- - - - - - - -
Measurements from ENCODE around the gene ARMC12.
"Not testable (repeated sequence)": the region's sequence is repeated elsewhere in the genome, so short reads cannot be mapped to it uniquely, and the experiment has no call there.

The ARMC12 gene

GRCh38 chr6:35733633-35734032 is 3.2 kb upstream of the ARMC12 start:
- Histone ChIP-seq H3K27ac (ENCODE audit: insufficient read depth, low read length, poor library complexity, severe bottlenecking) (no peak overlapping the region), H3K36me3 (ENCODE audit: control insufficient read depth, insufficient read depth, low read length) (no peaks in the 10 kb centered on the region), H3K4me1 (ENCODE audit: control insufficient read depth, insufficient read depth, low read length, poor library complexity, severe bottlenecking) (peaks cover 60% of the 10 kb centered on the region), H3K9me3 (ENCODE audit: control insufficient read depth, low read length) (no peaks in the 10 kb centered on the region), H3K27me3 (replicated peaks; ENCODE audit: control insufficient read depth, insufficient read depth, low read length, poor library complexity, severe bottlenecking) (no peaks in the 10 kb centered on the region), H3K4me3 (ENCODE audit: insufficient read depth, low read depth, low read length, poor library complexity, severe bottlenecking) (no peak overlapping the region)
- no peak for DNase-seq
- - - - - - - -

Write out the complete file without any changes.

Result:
Measurements from ENCODE around the gene ARMC12.
"Not testable (repeated sequence)": the region's sequence is repeated elsewhere in the genome, so short reads cannot be mapped to it uniquely, and the experiment has no call there.

The ARMC12 gene

GRCh38 chr6:35733633-35734032 is 3.2 kb upstream of the ARMC12 start:
- Histone ChIP-seq H3K27ac (ENCODE audit: insufficient read depth, low read length, poor library complexity, severe bottlenecking) (no peak overlapping the region), H3K36me3 (ENCODE audit: control insufficient read depth, insufficient read depth, low read length) (no peaks in the 10 kb centered on the region), H3K4me1 (ENCODE audit: control insufficient read depth, insufficient read depth, low read length, poor library complexity, severe bottlenecking) (peaks cover 60% of the 10 kb centered on the region), H3K9me3 (ENCODE audit: control insufficient read depth, low read length) (no peaks in the 10 kb centered on the region), H3K27me3 (replicated peaks; ENCODE audit: control insufficient read depth, insufficient read depth, low read length, poor library complexity, severe bottlenecking) (no peaks in the 10 kb centered on the region), H3K4me3 (ENCODE audit: insufficient read depth, low read depth, low read length, poor library complexity, severe bottlenecking) (no peak overlapping the region)
- no peak for DNase-seq